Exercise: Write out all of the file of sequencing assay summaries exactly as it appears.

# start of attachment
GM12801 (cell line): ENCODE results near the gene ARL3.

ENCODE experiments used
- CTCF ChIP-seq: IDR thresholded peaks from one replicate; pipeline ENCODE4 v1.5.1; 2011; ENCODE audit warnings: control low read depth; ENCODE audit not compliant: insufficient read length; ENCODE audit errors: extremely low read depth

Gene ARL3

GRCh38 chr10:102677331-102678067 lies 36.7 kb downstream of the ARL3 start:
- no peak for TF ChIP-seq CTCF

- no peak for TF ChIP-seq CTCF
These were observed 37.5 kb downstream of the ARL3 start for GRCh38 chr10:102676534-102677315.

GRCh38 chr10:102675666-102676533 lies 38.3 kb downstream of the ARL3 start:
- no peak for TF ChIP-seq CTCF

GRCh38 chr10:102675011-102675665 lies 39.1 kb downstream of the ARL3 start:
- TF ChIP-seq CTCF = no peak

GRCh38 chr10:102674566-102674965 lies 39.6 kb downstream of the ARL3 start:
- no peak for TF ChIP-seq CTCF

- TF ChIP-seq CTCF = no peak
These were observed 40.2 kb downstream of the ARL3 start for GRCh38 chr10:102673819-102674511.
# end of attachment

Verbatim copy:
GM12801 (cell line): ENCODE results near the gene ARL3.

ENCODE experiments used
- CTCF ChIP-seq: IDR thresholded peaks from one replicate; pipeline ENCODE4 v1.5.1; 2011; ENCODE audit warnings: control low read depth; ENCODE audit not compliant: insufficient read length; ENCODE audit errors: extremely low read depth

Gene ARL3

GRCh38 chr10:102677331-102678067 lies 36.7 kb downstream of the ARL3 start:
- no peak for TF ChIP-seq CTCF

- no peak for TF ChIP-seq CTCF
These were observed 37.5 kb downstream of the ARL3 start for GRCh38 chr10:102676534-102677315.

GRCh38 chr10:102675666-102676533 lies 38.3 kb downstream of the ARL3 start:
- no peak for TF ChIP-seq CTCF

GRCh38 chr10:102675011-102675665 lies 39.1 kb downstream of the ARL3 start:
- TF ChIP-seq CTCF = no peak

GRCh38 chr10:102674566-102674965 lies 39.6 kb downstream of the ARL3 start:
- no peak for TF ChIP-seq CTCF

- TF ChIP-seq CTCF = no peak
These were observed 40.2 kb downstream of the ARL3 start for GRCh38 chr10:102673819-102674511.